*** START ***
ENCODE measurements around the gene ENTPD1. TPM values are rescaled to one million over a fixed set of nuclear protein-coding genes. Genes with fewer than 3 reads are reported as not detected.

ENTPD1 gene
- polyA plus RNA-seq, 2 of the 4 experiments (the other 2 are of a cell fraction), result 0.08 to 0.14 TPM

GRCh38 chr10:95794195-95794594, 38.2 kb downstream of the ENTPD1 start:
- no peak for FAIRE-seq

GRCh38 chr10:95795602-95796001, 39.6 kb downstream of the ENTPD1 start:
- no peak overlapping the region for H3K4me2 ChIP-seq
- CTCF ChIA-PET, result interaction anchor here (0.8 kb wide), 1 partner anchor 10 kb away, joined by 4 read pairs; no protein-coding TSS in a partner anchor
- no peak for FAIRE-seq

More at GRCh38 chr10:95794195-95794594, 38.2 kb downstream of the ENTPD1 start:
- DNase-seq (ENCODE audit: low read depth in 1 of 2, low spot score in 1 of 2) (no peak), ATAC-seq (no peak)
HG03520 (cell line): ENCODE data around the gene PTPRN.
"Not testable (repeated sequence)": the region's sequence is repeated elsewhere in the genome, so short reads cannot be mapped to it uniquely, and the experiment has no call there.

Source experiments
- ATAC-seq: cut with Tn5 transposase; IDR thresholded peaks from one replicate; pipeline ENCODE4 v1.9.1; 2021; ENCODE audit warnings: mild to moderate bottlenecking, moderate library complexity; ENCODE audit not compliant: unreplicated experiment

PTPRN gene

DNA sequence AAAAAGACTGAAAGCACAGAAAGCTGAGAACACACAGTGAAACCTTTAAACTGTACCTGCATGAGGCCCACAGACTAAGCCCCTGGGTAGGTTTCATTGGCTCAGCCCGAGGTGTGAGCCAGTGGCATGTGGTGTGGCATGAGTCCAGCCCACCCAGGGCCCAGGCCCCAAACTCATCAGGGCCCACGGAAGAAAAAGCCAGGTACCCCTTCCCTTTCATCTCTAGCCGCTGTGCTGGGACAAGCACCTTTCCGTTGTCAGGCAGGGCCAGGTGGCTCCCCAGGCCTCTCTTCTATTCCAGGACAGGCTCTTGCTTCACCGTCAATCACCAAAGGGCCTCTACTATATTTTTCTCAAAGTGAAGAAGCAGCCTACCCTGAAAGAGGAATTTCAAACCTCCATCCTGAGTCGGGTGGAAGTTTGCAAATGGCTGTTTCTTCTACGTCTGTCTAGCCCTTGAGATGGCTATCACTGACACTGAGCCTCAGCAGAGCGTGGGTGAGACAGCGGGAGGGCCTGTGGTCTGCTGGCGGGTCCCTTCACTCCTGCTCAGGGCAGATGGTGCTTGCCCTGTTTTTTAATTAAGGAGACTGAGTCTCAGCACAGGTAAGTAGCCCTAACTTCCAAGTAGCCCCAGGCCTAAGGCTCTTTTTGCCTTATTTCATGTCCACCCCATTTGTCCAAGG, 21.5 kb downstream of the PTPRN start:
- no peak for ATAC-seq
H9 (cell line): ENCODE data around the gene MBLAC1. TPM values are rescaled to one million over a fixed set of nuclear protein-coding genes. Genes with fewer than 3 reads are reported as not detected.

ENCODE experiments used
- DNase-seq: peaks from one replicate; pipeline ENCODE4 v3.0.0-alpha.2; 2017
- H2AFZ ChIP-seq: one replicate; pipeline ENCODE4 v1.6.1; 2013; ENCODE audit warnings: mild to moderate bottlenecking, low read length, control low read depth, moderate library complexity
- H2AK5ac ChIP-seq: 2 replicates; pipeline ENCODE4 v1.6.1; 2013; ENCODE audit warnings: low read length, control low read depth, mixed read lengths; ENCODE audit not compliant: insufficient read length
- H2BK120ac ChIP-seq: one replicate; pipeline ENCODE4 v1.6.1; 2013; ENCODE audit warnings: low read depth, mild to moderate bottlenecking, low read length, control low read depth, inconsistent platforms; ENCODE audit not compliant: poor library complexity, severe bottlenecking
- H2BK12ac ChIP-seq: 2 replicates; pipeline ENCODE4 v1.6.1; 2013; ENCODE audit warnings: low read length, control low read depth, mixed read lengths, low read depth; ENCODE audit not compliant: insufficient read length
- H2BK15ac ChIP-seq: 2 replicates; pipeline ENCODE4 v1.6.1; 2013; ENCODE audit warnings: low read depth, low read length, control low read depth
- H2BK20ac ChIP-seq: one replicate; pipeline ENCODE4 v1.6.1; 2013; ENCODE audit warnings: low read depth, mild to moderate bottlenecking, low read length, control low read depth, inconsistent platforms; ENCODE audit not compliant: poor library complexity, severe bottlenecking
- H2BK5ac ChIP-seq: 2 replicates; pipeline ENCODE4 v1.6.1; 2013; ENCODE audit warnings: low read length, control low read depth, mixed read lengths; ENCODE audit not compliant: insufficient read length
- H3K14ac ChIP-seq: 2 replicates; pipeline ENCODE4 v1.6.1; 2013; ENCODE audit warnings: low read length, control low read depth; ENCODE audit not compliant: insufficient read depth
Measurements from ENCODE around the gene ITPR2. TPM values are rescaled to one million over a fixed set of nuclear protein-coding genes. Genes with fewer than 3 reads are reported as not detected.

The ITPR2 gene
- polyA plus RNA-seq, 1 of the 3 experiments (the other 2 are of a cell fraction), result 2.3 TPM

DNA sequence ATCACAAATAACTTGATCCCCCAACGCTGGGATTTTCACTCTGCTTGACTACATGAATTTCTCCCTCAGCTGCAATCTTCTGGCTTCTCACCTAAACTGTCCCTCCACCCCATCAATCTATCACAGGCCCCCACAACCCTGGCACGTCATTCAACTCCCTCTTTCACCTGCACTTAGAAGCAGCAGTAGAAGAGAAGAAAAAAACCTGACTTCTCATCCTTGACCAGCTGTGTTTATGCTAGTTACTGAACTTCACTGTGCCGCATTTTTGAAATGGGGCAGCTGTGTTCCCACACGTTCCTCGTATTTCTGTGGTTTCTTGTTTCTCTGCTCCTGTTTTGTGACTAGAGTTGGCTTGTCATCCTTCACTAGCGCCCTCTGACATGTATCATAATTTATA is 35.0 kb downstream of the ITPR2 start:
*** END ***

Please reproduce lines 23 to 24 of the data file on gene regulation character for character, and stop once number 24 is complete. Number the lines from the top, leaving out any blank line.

- H2AK5ac ChIP-seq: 2 replicates; pipeline ENCODE4 v1.6.1; 2013; ENCODE audit warnings: low read length, control low read depth, mixed read lengths; ENCODE audit not compliant: insufficient read length
- H2BK120ac ChIP-seq: one replicate; pipeline ENCODE4 v1.6.1; 2013; ENCODE audit warnings: low read depth, mild to moderate bottlenecking, low read length, control low read depth, inconsistent platforms; ENCODE audit not compliant: poor library complexity, severe bottlenecking